33 Negative Resistance Part 3 in which I realize that we need to distinguish between the negative resistance of a component and the resistance of a circuit. Maybe the solution to the tetrode oscillator problem was easier then it first looked. I also expose (but do not solve) a mistake I have made.

Last time I showed that the tetrode negative resistance oscillator, that would not work from a 90 volt supply with a dropping resistor, would work ok with a low impedance 45 volt supply. See earlier posts.

Later I realized that it had not been quite correct to say that the oscillator would not work with a 90 volt supply and a dropping resistor. In fact the originator of the circuit had been quite wrong when he complained that it would not work. It would work all right, it just would not start! This can be shown by starting it with a low impedance supply and letting it continue to run with the dropping resistor.

This is what I call my “Kick in the Arse” circuit. It starts off with the switch closed. This provides a low impedance 45 volt supply to establish 45 volts on the 2u cap C2. The oscillator starts. Then the switch opens, and the oscillator continues to operate perfectly well with what amounts to the original circuit!

In fact it would have been much more easy than this to provide the required “starting kick”. Consider this circuit:

Of course, there would have had to be a power switch, or probably two power switches, as it would have been necessary to heat the cathode before applying the starting kick. Again, (in simulation) the oscillator starts and runs.

We might wonder if the simulation model is too “ideal”. A real 90 volt battery would have some series resistance. It might also have properties that dictate that it is not good practice to create large transient currents by placing a microfarad directly across it. I have tried placing a resistor in series with the supply. This resistance can be as high as 1k and the oscillator will still start. You can regard this 1k as modelling the battery intrinsic series resistance, or as an imposed surge current limiting resistor, or you can share the 1k amongst these concepts. It all depends on your line of thinking.

To further drive home the distinction between the negative resistance of a component and of the circuit as a whole, I set out to check the power supply input characteristics of this circuit. First, I tested my oscillator circuit model, and determined that it would start and run with a supply voltage range that exceeds 25 to 50 volts.

Then I set up a model to see how the supply current varied with supply voltage over this range.

The current source and the capacitor C2 provide a voltage ramp. The voltage controlled voltage source E1 follows that voltage and provides current that will not interfere with the current in C2. The resistor R1 has been included to allow C2 to present the lowest impedance shunt path for the oscillator signal. This enabled us to plot the output current of E1 with minimal high frequency ripple.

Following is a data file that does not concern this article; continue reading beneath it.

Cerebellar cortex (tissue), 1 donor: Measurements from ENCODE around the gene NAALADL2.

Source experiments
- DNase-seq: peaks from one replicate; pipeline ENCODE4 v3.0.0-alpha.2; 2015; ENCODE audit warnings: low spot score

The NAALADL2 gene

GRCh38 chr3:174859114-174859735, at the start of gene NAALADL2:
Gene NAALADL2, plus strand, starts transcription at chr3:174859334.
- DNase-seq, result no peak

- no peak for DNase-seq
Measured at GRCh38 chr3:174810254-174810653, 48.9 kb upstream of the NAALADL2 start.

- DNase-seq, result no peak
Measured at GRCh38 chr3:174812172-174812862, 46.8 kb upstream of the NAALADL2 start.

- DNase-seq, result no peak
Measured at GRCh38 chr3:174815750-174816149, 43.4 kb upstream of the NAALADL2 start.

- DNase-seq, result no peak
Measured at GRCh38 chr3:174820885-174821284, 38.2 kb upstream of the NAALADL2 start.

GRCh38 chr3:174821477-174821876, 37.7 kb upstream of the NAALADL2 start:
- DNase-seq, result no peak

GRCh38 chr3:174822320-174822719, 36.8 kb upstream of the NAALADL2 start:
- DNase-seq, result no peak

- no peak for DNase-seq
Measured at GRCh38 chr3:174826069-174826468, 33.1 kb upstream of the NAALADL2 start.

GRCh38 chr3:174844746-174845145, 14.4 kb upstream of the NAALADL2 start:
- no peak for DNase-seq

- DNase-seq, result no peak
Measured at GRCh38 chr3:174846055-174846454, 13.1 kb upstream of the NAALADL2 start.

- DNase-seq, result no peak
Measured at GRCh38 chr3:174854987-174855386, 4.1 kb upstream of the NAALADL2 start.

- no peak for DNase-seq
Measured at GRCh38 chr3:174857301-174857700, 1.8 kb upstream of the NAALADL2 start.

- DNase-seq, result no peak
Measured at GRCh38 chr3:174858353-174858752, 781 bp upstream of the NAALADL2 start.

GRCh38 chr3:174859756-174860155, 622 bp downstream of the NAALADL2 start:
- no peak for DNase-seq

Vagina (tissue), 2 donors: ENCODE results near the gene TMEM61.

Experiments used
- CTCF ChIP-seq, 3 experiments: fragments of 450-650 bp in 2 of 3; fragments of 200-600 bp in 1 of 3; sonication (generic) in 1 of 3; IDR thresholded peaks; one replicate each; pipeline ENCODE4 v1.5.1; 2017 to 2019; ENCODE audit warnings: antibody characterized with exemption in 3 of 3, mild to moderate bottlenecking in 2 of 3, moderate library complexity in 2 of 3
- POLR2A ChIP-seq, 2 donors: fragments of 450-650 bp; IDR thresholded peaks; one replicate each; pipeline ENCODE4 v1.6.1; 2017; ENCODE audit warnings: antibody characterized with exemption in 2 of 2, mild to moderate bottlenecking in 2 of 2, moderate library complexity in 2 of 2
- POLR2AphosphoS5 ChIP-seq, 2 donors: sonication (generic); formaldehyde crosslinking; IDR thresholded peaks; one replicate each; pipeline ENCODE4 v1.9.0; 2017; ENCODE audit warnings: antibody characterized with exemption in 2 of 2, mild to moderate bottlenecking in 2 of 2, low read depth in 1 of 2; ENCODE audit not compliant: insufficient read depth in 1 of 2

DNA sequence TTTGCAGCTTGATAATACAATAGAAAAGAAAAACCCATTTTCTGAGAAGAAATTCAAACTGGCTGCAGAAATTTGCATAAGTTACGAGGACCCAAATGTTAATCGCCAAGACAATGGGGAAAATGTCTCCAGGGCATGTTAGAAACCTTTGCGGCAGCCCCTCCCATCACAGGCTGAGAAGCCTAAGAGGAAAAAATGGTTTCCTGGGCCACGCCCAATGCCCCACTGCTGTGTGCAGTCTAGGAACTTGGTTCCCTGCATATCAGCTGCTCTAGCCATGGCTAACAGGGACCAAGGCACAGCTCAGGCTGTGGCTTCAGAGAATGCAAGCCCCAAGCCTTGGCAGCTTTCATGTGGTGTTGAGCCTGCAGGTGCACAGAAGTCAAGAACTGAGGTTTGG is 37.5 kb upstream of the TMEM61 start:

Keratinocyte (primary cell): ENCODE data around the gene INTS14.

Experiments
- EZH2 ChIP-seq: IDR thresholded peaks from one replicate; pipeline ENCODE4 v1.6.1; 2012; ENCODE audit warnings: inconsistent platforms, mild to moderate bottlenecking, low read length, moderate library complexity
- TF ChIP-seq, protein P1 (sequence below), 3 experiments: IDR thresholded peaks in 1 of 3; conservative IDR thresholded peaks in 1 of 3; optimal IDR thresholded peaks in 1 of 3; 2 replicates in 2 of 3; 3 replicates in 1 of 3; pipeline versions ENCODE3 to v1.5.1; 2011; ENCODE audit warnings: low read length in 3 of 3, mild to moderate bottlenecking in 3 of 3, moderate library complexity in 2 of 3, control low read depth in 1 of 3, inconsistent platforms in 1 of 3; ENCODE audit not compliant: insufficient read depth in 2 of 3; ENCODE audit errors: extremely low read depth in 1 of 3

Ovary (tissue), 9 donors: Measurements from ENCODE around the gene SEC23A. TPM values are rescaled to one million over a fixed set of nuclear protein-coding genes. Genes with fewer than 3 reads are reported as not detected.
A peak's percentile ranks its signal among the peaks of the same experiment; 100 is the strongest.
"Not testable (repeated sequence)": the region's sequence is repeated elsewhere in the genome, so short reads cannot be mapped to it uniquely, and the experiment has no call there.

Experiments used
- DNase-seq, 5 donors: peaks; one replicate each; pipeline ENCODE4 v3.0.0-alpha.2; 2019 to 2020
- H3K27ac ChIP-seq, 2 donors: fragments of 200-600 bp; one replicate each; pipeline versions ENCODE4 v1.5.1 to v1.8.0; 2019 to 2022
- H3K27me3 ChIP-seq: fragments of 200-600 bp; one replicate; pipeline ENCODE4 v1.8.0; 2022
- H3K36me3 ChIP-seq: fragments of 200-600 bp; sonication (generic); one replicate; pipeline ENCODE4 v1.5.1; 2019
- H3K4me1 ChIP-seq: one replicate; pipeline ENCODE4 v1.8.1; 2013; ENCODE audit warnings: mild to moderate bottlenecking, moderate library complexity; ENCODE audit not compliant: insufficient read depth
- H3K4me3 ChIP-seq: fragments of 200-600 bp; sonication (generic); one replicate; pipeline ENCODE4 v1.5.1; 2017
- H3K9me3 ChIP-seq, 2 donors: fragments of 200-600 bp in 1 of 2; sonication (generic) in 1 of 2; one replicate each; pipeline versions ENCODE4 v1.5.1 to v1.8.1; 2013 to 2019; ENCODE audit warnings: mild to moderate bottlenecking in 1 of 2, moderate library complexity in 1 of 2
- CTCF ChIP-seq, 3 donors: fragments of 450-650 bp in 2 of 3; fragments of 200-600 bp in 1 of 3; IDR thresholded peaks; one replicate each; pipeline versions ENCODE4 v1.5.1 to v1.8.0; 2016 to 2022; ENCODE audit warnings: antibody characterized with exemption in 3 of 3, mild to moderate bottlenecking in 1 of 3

Let us limbo dance under the barrier to high frequencies presented by the capacitor.

I have relabelled the x axis to show the variable supply voltage, instead of the time, which was the true independent variable in the simulation. The red line is the curve generated by the simulation. The “spike” at the left side, is, I believe an artefact of my start-up transient. Indeed, although I cannot slow down the whole sweep very much, as the simulator is generating data for every cycle of the oscillator, and attempts to run the sweep very slowly lead to the generation of files that are too large for LTspice to handle, I can do a slowed down simulation of just the first couple of milliseconds of the sweep. If I reduce the sweep rate, the height of that initial current spike is also reduced.

The green line is a tangent that I have added by hand to determine the dynamic resistance of the oscillator as a load on the supply. The blue line is the load line for a 90 volt, 20k supply. It is evident that the operating point is completely stable. Note that the operating point is not at exactly 45 volts, but about 43 volts. That is not skin off anybody’s nose.

The ‘split capacitor circuit that I showed above, (repeated here to save you looking back)

exhibited a characteristic for the first 100 μs like this:

The brown trace is the tetrode anode, and the blue trace is the junction of the two 2u capacitors. It occurred to me that if we run that blue plot for a longer time, we should see it sink to about 43 volts, the stable “operating point” that we determined with the load line above. I did the simulation, and this is what I got:

You can see that the quiescent point for the junction of the two 2u capacitors is about 45.5 volts. I cannot see how this can be different from the operating point we found with the load line (above). Can you?